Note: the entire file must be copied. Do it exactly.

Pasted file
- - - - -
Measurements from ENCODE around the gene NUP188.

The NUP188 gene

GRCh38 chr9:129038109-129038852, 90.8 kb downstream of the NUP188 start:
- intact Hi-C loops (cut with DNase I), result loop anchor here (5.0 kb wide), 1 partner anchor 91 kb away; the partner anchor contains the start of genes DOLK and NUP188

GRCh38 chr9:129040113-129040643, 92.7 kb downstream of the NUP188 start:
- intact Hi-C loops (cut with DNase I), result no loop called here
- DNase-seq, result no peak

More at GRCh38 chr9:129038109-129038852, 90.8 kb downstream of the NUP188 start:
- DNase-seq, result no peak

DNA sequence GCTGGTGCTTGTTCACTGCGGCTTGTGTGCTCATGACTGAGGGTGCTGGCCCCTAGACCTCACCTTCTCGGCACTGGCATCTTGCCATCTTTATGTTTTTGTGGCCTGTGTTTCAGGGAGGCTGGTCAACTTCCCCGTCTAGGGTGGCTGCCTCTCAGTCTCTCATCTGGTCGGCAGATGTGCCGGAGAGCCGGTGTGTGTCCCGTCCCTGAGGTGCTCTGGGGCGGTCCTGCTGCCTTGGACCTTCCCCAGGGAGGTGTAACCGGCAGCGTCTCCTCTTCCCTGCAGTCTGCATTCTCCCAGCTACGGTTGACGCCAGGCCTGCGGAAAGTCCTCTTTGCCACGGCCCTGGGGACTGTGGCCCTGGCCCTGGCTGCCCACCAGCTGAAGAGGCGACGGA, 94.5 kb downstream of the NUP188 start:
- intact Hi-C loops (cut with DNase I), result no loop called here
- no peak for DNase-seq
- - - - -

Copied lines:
Measurements from ENCODE around the gene NUP188.

The NUP188 gene

GRCh38 chr9:129038109-129038852, 90.8 kb downstream of the NUP188 start:
- intact Hi-C loops (cut with DNase I), result loop anchor here (5.0 kb wide), 1 partner anchor 91 kb away; the partner anchor contains the start of genes DOLK and NUP188

GRCh38 chr9:129040113-129040643, 92.7 kb downstream of the NUP188 start:
- intact Hi-C loops (cut with DNase I), result no loop called here
- DNase-seq, result no peak

More at GRCh38 chr9:129038109-129038852, 90.8 kb downstream of the NUP188 start:
- DNase-seq, result no peak

DNA sequence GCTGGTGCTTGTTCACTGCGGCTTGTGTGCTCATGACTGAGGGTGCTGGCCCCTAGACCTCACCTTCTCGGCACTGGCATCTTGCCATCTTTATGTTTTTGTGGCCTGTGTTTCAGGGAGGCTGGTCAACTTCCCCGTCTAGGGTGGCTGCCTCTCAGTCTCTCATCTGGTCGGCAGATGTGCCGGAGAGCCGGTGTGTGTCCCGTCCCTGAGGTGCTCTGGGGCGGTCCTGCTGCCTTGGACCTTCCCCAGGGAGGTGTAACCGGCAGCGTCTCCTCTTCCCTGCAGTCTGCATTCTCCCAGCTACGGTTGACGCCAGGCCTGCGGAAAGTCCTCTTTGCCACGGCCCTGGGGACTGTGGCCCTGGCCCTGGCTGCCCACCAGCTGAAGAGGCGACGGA, 94.5 kb downstream of the NUP188 start:
- intact Hi-C loops (cut with DNase I), result no loop called here
- no peak for DNase-seq